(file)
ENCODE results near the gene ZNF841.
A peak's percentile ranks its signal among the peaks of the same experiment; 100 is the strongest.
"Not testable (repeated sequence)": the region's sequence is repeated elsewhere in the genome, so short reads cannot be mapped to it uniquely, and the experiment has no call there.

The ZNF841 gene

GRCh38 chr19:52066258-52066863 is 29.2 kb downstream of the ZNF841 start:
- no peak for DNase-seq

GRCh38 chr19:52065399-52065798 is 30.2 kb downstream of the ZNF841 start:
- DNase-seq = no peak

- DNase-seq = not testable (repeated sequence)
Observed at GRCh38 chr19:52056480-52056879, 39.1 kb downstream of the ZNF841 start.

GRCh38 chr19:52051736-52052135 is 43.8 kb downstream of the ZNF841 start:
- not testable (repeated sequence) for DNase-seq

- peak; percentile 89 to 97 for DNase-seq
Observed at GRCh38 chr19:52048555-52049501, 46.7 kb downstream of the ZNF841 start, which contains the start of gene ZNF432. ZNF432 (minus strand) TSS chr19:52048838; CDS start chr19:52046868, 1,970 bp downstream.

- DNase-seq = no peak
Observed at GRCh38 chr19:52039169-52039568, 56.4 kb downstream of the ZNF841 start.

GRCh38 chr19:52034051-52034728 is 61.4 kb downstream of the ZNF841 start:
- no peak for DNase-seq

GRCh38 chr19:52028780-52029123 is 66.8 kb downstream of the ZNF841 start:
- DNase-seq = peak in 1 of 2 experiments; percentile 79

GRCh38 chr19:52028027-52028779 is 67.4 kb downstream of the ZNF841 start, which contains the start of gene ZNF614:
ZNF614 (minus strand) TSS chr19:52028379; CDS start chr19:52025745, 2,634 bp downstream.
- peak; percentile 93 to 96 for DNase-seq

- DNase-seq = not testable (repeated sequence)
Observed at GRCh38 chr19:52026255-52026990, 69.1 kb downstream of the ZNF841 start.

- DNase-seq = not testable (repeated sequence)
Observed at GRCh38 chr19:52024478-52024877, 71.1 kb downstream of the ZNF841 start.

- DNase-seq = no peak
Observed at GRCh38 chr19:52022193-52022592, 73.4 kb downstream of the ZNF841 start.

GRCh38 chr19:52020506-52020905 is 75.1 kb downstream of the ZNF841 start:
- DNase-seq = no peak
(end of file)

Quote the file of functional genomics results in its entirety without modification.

ENCODE results near the gene ZNF841.
A peak's percentile ranks its signal among the peaks of the same experiment; 100 is the strongest.
"Not testable (repeated sequence)": the region's sequence is repeated elsewhere in the genome, so short reads cannot be mapped to it uniquely, and the experiment has no call there.

The ZNF841 gene

GRCh38 chr19:52066258-52066863 is 29.2 kb downstream of the ZNF841 start:
- no peak for DNase-seq

GRCh38 chr19:52065399-52065798 is 30.2 kb downstream of the ZNF841 start:
- DNase-seq = no peak

- DNase-seq = not testable (repeated sequence)
Observed at GRCh38 chr19:52056480-52056879, 39.1 kb downstream of the ZNF841 start.

GRCh38 chr19:52051736-52052135 is 43.8 kb downstream of the ZNF841 start:
- not testable (repeated sequence) for DNase-seq

- peak; percentile 89 to 97 for DNase-seq
Observed at GRCh38 chr19:52048555-52049501, 46.7 kb downstream of the ZNF841 start, which contains the start of gene ZNF432. ZNF432 (minus strand) TSS chr19:52048838; CDS start chr19:52046868, 1,970 bp downstream.

- DNase-seq = no peak
Observed at GRCh38 chr19:52039169-52039568, 56.4 kb downstream of the ZNF841 start.

GRCh38 chr19:52034051-52034728 is 61.4 kb downstream of the ZNF841 start:
- no peak for DNase-seq

GRCh38 chr19:52028780-52029123 is 66.8 kb downstream of the ZNF841 start:
- DNase-seq = peak in 1 of 2 experiments; percentile 79

GRCh38 chr19:52028027-52028779 is 67.4 kb downstream of the ZNF841 start, which contains the start of gene ZNF614:
ZNF614 (minus strand) TSS chr19:52028379; CDS start chr19:52025745, 2,634 bp downstream.
- peak; percentile 93 to 96 for DNase-seq

- DNase-seq = not testable (repeated sequence)
Observed at GRCh38 chr19:52026255-52026990, 69.1 kb downstream of the ZNF841 start.

- DNase-seq = not testable (repeated sequence)
Observed at GRCh38 chr19:52024478-52024877, 71.1 kb downstream of the ZNF841 start.

- DNase-seq = no peak
Observed at GRCh38 chr19:52022193-52022592, 73.4 kb downstream of the ZNF841 start.

GRCh38 chr19:52020506-52020905 is 75.1 kb downstream of the ZNF841 start:
- DNase-seq = no peak